Pour one out for the old family van. Just pour it out of the back windows with the vents, would ya? A generation of children will never know church pews with seatbelts in the back of a tin-can van slowly petering across the U.S. Instead, they know crossover comfort with individualized climate controls and USB chargers for all the touchscreens.

The 2020 Honda Pilot and 2020 Acura MDX are three-row family crossovers from automakers that are both owned by Honda, but are not related. 

The Pilot is a much softer family ride, a minivan in every way except for the sliding doors and wayback windows for third-row riders to launch apple cores and grapes at cars behind them. The MDX is sportier, sleeker, and available as a fuel-sipping hybrid. 

Our TCC Rating scale tips the Acura thanks to its standard features and luxury ride baked into every model. When cost is considered the stakes even up in a big way—and nearly every family considers cost when it’s time for a new car. So which one is right for you? Glad you asked. 

MORE: Read our 2020 Honda Pilot and 2020 Acura MDX full reviews

2020 Acura MDX

2020 Acura MDX

2020 Acura MDX

2020 Acura MDX

2020 Honda Pilot

2020 Honda Pilot

2020 Honda Pilot

2020 Honda Pilot

The noticeable difference for most families considering the 2020 Honda Pilot and 2020 Acura MDX will be space in the third row and cargo area. 

The Pilot offers a third row suitable for most children and average-size adults with nearly 32 inches of leg room, and 16.5 cubic feet of cargo space with the third row in place. The MDX is smaller in both measurements: nearly 28 inches of leg room and 15.0 cubic feet of cargo room with the third row in place. What that means for most families: The Pilot’s third row is more usable, more accessible (especially with optional second-row captain’s chairs), more often. The MDX is equipped with a standard second-row bench in all versions.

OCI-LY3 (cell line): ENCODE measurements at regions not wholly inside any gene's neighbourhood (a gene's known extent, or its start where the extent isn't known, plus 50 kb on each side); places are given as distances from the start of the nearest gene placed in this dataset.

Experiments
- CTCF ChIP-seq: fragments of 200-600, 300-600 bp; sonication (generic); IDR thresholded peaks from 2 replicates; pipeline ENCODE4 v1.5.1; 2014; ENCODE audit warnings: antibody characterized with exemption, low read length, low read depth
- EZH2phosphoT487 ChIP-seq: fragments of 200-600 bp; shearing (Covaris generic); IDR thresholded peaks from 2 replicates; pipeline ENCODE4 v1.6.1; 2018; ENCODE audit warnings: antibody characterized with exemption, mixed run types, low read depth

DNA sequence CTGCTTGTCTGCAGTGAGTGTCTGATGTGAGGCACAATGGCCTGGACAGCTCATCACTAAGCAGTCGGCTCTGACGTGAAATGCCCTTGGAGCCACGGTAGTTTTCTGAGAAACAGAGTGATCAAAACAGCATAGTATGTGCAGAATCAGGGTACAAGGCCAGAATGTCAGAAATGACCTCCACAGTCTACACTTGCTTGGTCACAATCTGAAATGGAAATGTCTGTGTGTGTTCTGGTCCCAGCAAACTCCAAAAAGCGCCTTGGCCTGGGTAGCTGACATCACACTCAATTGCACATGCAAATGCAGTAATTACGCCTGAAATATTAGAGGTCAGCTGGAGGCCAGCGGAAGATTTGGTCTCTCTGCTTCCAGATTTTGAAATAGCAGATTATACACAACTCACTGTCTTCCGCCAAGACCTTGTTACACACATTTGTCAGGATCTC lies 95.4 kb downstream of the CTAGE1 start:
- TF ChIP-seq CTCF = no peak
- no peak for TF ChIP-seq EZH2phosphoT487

2020 Honda Pilot

2020 Honda Pilot

The Acura’s interior is predictably upscale for the $12,850 price premium it commands over the Honda. The MDX gets standard leather upholstery, a dual-screen infotainment system, 18-inch wheels, LED headlights, and four USB ports. For more money, the MDX can get sportier-looking add-ons, better audio, rear-seat entertainment, navigation, tonier leather, and bigger wheels. All-wheel drive is an option on the MDX and costs $2,000, except on the MDX hybrid, where it’s standard. That hybrid powertrain is an Acura exclusive; no amount of money can buy a hybrid powertrain in a Pilot for now. 

The Pilot’s no slouch in most of its equipment, but only in trims above the base Pilot LX. That version stubs in a 5.0-inch display for infotainment and one USB port, along with cloth upholstery, 18-inch wheels, and front-wheel drive. All-wheel drive is a $2,000 upcharge on the Pilot too, except on Elite editions where it’s standard. 

2020 Acura MDX PMC Edition

2020 Acura MDX PMC Edition

The Pilot and MDX both rely on a 3.5-liter V-6 that makes 280 and 290 horsepower in their respective versions. Pilot LX and Pilot EX crossovers use a 6-speed automatic that’s down on forward gears compared to the rest of the lineup, but up on drivability. The rest of the Pilot lineup and all MDX crossovers (except the hybrid models) use a 9-speed automatic that’s indecisive and not much more efficient. With either transmission, and two- or four-wheel power the MDX and Pilot manage combined fuel economy around 22-23 mpg, according to the EPA. Only the MDX Sport Hybrid is rated considerably higher at 27 mpg combined, but it’s a big ask at more than $60,000. The most expensive Pilot, in Elite trim, is about $12,000 less.  

Which brings us back to price. The Pilot’s 6.5 TCC Rating is down compared to the MDX’s 6.8 TCC Rating, which is mostly due to standard equipment on base versions. The Acura and Honda both earn good safety scores and offer standard safety features such as automatic emergency braking that families should expect on crossovers. 

The best pick between the Pilot and MDX depends on two factors: how often you need a third row and who gets to go to college. 

We’re kidding. Mostly. 

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